It goes without saying that a wedding day has many moving parts... A lot of things have to align just so, in order to have the experience you've always imagined. In the wedding planning phase, figuring out the best way to navigate the wedding day, both logistically and emotionally can be an overwhelming task. BUT have no fear, I'm here to offer some useful insight to make planning your wedding day timeline a breeze!
Below you'll find some key considerations that will help you think about the best way to structure your wedding day timeline. AND some useful templates from real weddings!
In each section, we'll tackle the eight most important questions I ask my couples when it comes time to map out their wedding day timeline:
1) What type of vibe or experience are you hoping to create for yourselves and for your guests?
2) Is everything happening at one location, or multiple locations?
3) Do you plan to see each other before the ceremony (are you doing a first look)?
4) How many people are in your bridal party (if any)?
5) What is happening immediately after the ceremony?
6) Who are the people you most want to include in your traditional family portraits?
7) What time will the sun set on your wedding day?
8) What do you feel is the most important aspect of your wedding day?
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For a wedding day timeline to be thoughtfully crafted, the specific "to-the-minute" timeframes aren't nearly as important to your overall experience as the structure and flow of the events (the order in which you place each element in each phase of your day). SO as you read on, begin to visualize the order of proceedings for your day. Ask yourself (and your partner) as you go, what am I most excited about... nervous for... struggling with? This will really help to inform your planning decisions, and highlight which portions of the timeline you need more assistance with. Once the structure is in place, you can go back and plug in the key start and finish times for each element of your wedding day with a better sense of the overall experience.
The goal here is to alleviate stress, and allow you to be fully immersed in your wedding day, knowing that your timeline is rock solid. I promise, most of the weddings I photograph involve very little time checking along the way.
Question 1) What type of vibe or experience are you hoping to create for yourselves and your guests?
The first thing I encourage people to acknowledge, is that there simply aren't that many "rules" to a wedding day. Especially these days. Traditions have there place, sure. But now more than ever, couples should feel empowered to skip certain formalities if you feel that they don't align with your story, relationship, personality and values as a couple. And likewise, feel free to give a nod to the traditions that you do feel hold relevance and meaning to you both -- If that means having a straight down the line traditional church wedding ceremony followed by a ball room reception with all the trappings and formalities you'd expect (and maybe your parents expect) then you should do that. And know that there's a way to structure the day that allows for fun, creativity and emotion on even the most strictly traditional wedding days.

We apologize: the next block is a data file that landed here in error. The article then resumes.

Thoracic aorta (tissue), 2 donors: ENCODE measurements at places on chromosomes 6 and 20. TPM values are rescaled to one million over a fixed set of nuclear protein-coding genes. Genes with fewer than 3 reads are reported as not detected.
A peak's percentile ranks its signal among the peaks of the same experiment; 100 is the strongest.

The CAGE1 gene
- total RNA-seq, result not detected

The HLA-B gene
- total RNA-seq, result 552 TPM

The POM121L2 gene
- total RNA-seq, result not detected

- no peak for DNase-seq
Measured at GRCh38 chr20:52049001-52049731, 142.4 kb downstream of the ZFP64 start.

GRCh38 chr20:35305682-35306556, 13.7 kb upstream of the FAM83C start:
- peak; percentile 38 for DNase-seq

However, If you feel like ditching the neat rows of garland draped seating, expensive three course catering, and sparkler send off... and instead opt for a pop-up wedding in your uncle's back paddock, followed by a mini all you-can-eat food truck festival / dancehall shindig that skips all the formalities, then you should definitely do that! And feel supported by your guests and vendors for doing it your way!
The key is communicating with your partner about what type of vibe or experience would truly pay homage to your story and highlight the things that matter most to you both. So keep this question in mind as you make all your important planning decisions... "DOES THIS FEEL RIGHT FOR US?"
That way, you'll end up crafting an experience that uniquely reflects who you are as a couple, and signals what you're love is all about to all your valued guests... who will inevitably be the supporting peripheral figures in your marriage moving forward.
Moving on from the philosophical, there are some PRACTICAL questions that need answering before you can start jotting down time frames.
The questions I usually ask when helping couples create a timeline from start to finish are:
Question 2) Is everything happening at one location or multiple locations?
Notes on this topic: Travel time is wasted time in my opinion... not to mention the added risk factors like traffic, transportation breakdowns (or worse), and the bothersome hassle of getting in and out of a vehicle in a wedding dress along with x number of support crew.
However, having multiple locations isn't the end of the world and it's super common. Just to be mindful that EVERYTHING happens much slower on a wedding day. Moving large groups of people is like herding cats at the best of times... but especially when everyone is dressed to the nines and possibly in a high-strung and emotionally vulnerable state. And I can't tell you how many times a bridesmaid has had to run back up to the room to blot her running mascara, resulting in a delayed ceremony start.
My advice... to avoid delays due to travel (however short the distance), use google maps and estimate the travel time days in advance (consider peak traffic hours for weekdays), and double that travel time in your run-sheet (or at least add 50% more time). There's nothing fashionable about being late on a wedding day.